Did you ever meet a relative you had not seen in many years, and you
noticed they had changed. Maybe they were slimmer. But people they saw
often did not notice the change because it occurred slowly. Your baseline
for comparison was several years old. The person's close friend's baseline
was only a few days old.
Our ability to notice change is determined by our baseline. See the
YouTube video Shifting
Baselines in the Sound.
If we have always lived in a city with smog or air pollution, we accept
it as normal. We don't remember the days when the city had clear, clean,
unpolluted air. Our baseline says the city is normal. A
much older baseline says the city is polluted.
This is the phenomena of the shifting baseline.
It colors our ability to notice environmental change because change is
often slow, spanning generations. Sam Houston, visiting Texas today,
would be shocked by the change. He would notice the buffalo and the
wide-open spaces are gone, the night is not very
dark, and the streams are muddy with few fish.
You shoulda seen it when:
- "You could see grass on the bottom
in at least 10 to 12 feet of water."
- "Oyster reefs were so abundant they
were navigational hazards."
- "Water flowed out of water wells at the
- "The shad run was so strong it looked like
you could walk across the river on their backs."
- "You could paddle up any creek and fill
the skiff with crab 'doublers'.”
- "Ducks and geese were there for the taking."
- "Sturgeon roe was more abundant than Russian
All these statements once applied
to Chesapeake Bay and the Northern Neck. Today, it is hard to imagine
what the Bay was like at the time Europeans arrived. Scientists refer
to changes in perception (Old Timer’s
Syndrome) as “Shifting Baselines.”
Association for Progressive Stewardship.
- People were once uncommon. It was possible to walk for days without
meeting another person. Now, it is possible to walk for days without
getting out of an urban area, say from Boston to Philadelphia.
- Fish were once extremely plentiful. Many wrote that there were so
many fish in the ocean it was almost possible to walk across a bay
on the backs of the fish. Watch the YouTube video
- Streams and rivers were crystal clear. Beowulf could see clearly
underwater in a river. The Rhine gold was visible on the bottom of
The Gallo-Roman writer Ausonius wrote pf the
Moselle River in late fourth-century Gall as 'bright as water in crystal
goblets,' and noted that 'vision, when it pierces the stream, finds
the open secrets of the bottom.'
The Moselle River is no longer crystal clear. Photo of river taken
from the roman bridge, Trier, Germany on July 4, 2009.
Photo by Christopherd
Bonito is one of those magical places in Brazil that often escapes
notice. Tucked into a corner of southwestern Brazil near Paraguay,
Bonito lies more than 1000km from the sea and the nearest big city
is a long, bumpy bus ride away. Outside of town are Bonito's star attractions,
its crystal-clear rivers surrounded by lush forest. Owing to high concentrations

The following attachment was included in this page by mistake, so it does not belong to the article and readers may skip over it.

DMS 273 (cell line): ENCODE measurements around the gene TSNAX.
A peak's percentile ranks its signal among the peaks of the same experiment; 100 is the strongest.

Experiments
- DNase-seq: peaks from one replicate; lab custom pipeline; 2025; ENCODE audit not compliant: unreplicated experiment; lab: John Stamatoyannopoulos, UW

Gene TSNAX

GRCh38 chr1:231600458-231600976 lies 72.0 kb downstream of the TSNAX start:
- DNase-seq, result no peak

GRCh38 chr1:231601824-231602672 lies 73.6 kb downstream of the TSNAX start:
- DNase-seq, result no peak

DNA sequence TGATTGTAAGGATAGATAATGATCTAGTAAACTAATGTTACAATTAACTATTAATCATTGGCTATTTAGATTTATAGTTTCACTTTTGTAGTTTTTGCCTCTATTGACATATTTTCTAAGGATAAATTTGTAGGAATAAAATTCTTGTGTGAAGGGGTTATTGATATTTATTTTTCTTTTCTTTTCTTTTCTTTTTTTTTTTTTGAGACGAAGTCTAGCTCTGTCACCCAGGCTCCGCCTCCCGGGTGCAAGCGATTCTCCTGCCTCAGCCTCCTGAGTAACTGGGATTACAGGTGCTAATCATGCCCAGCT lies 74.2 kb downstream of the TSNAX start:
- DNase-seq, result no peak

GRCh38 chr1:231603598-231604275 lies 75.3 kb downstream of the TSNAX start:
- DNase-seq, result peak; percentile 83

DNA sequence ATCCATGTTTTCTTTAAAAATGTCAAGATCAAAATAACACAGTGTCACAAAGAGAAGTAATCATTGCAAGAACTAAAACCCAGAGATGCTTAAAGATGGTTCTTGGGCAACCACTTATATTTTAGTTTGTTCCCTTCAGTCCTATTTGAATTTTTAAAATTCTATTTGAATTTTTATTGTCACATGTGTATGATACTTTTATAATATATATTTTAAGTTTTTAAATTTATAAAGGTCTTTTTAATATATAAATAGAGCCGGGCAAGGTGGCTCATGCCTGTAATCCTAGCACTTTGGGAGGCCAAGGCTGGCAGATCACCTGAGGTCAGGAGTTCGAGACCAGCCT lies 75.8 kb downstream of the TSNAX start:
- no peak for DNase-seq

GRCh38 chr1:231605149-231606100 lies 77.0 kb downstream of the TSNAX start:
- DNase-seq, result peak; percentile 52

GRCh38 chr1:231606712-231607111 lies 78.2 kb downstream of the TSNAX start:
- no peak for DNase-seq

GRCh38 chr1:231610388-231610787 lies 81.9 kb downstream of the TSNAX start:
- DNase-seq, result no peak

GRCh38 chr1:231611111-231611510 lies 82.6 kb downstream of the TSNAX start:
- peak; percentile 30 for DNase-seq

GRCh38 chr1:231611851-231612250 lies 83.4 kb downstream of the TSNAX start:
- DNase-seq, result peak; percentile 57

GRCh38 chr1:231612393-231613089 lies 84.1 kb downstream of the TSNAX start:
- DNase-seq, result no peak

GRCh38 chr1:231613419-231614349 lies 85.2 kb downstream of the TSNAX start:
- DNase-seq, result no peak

of calcium carbonate, the river over time has become a natural aquarium,
with visibility of over 30 meters.
– From Bonito
– Land of crystal-clear rivers.
- Air was clear. You could see the mast of a ship many miles away,
before you could see the hull. Few areas of the world have air this
- Once we stood in awe of the night sky with millions of stars spread
across the black vastness of space. Our ancestors could clearly
see stars and the milky way on moonless nights. Now most people can
see only the brightest stars if they are lucky, or no stars if they
are in a megapolis. See the Bortle
Dark-Sky Scale to see how badly our skies are polluted by light.
Light pollution hides the beauty of the night sky.
Left: The southern sky, featuring Sagittarius
and Scorpius. Top - Leamington, UT, pop. 21;
Bottom - Orem, UT, in a metropolitan area of about 400,000.
sky, country vs. city.
Right: The constellation Orion, imaged
at left from dark skies, and at right from Orem, UT at the heart
of the Utah County comprising about half a million people.
Pollution: It's not pretty.
- The commonplace of the prehistoric landscape was very different from
the modern landscape.
Look at the changes in 152 years at Gowanus Bay in Brooklyn, New York.
For more, read Civil
society strategies on the Gowanus Canal by Lindsay Campbell. What
would a resident from 1851 think of modern Brooklyn? What was your hometown
like 100 years ago?
An 1851 oil painting by Australian artist
Henry Gritten. The full title is “Sun Set at Gowanus Bay in the
Bay New York” and the original hangs in the Allport Library and
Museum of Fine Arts in Tasmania. The bay at that time was a "Marshy
inlet with game, fish, oysters; Gowanus oysters exported to Europe."
Gowanus Bay in 2003. "Ah, the Gowanus,
that fetid Brooklyn canal synonymous with contamination and death.
Sewage, industrial waste — perhaps even human remains — still
molder at its murky bottom. On occasion, its famously noxious, sulfurous
aroma wafts over its banks." Click on the image for a zoom.
New York Forum.
Roberts, C. (2007). The Unnatural History of
the Sea, Island Press/Shearwater
3 August, 2009